Researchers evaluated whether breast cancer patients with hypothyroidism at diagnosis or who develop it later have an increased risk of recurrence or death.
Patients who have hypothyroidism at the time of a breast cancer diagnosis or who develop hypothyroidism later on do not have an increased risk of breast cancer recurrence or death, according to a population-based cohort study recently published in Breast Cancer Research. The findings may serve to reassure breast cancer survivors that a diagnosis of hypothyroidism is unlikely to affect disease recurrence or survival.
“This is a well-done, large population cohort study that answers an important question examining any correlation with hypothyroidism and breast cancer recurrence,” Shannon Puhalla, MD, medical oncologist/hematologist at UPMC Hillman Cancer Center, told Cancer Network. Puhalla agreed with the authors’ conclusions, noting that this study does show that “having hypothyroidism either before or after breast cancer doesn’t affect recurrence.”
The study cohort was derived from the Danish Breast Cancer Group (DBCG) clinical database and included 35,463 women aged 35 years or older with stage I to III operable breast cancer. All women included in the cohort were diagnosed with breast cancer between 1996 and 2009. Women with a diagnosis of hyperthyroidism were excluded from the cohort.
At the time of breast cancer diagnosis, 1,272 women (4%) had hypothyroidism and 34,191 (86%) had healthy thyroid function; women with hypothyroidism were followed for a median of 5.6 years and women with healthy thyroid function were followed for a median of 6.0 years. During follow-up, 859 women (2%) who initially had healthy thyroid function developed hypothyroidism at a median of 3.4 years of follow-up.
Breast cancer recurred among 184 women (14%) who had hypothyroidism and 5,626 women (16%) with healthy thyroid function at the time of breast cancer diagnosis. In an adjusted analysis that considered confounders, the risk of breast cancer recurrence among women with hypothyroidism at the time of breast cancer diagnosis was similar to that of women with healthy thyroid function (hazard ratio [HR], 1.01; 95% CI, 0.87–1.19). The risk of breast cancer recurrence among women who develop hypothyroidism during follow-up was also similar to that of women with healthy thyroid function (HR, 0.93; 95% CI, 0.75–1.16).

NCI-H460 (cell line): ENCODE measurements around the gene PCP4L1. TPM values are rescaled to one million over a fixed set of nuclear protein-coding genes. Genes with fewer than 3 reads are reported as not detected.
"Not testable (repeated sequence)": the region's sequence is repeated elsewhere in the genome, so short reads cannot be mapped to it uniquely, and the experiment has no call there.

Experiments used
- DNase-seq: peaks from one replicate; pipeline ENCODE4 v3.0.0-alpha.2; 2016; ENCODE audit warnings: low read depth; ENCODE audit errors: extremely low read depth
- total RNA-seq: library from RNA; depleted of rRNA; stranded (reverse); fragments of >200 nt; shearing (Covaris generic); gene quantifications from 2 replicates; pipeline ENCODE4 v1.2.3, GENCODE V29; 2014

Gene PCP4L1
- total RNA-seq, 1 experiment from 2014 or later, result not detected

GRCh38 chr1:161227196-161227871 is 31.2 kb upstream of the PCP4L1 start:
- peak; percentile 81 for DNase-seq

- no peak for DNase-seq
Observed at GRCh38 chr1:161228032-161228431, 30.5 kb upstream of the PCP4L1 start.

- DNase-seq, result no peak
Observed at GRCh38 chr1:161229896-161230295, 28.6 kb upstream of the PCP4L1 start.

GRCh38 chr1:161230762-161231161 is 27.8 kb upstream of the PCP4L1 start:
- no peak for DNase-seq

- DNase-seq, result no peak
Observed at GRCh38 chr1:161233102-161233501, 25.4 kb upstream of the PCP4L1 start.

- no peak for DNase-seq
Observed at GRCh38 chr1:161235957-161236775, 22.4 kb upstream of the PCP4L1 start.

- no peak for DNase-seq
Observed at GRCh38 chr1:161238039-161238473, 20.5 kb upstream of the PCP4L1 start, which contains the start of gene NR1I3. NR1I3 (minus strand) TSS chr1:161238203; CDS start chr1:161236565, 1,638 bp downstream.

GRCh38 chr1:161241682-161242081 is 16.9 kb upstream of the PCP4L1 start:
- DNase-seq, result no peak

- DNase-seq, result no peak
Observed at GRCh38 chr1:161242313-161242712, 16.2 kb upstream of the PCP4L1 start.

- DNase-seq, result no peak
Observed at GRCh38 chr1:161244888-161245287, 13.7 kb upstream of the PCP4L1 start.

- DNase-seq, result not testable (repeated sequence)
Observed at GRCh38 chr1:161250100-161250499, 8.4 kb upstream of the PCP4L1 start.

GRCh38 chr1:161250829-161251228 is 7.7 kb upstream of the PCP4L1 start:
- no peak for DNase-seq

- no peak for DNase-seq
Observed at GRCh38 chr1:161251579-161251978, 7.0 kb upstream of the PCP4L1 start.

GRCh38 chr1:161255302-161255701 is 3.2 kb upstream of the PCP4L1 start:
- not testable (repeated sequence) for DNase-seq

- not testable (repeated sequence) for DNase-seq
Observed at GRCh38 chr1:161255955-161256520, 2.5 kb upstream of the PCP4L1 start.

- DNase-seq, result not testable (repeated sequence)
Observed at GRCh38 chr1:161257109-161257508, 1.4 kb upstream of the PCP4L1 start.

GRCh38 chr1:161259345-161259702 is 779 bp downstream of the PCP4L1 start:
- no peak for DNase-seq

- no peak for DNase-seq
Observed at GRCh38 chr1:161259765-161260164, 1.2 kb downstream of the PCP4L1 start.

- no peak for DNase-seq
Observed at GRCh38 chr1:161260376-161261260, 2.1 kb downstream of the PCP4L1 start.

A total of 10,094 women died from any cause during follow-up, 398 (3%) of which had hypothyroidism at the time of breast cancer diagnosis, and 274 (3%) who developed hypothyroidism later on. In an adjusted analysis, women with hypothyroidism at the time of breast cancer diagnosis did not have an increased risk of death (HR, 1.02; 95% CI, 0.92–1.14). A similar lack of association was seen for women who developed hypothyroidism later on (HR, 1.08; 95% CI, 0.95–1.23).
“[The study] shows that symptoms of hypothyroidism are potentially under-recognized and can overlap with side effects of cancer treatment, so it is important to keep hypothyroidism in the differential,” Puhalla said. “However, if hypothyroidism is diagnosed, then patients and physicians can be reassured that the impact on cancer recurrence is not concerning. Both breast cancer and hypothyroidism are common in women, so it’s reassuring that the incidence and prevalence of both conditions do not appear to be correlated.”
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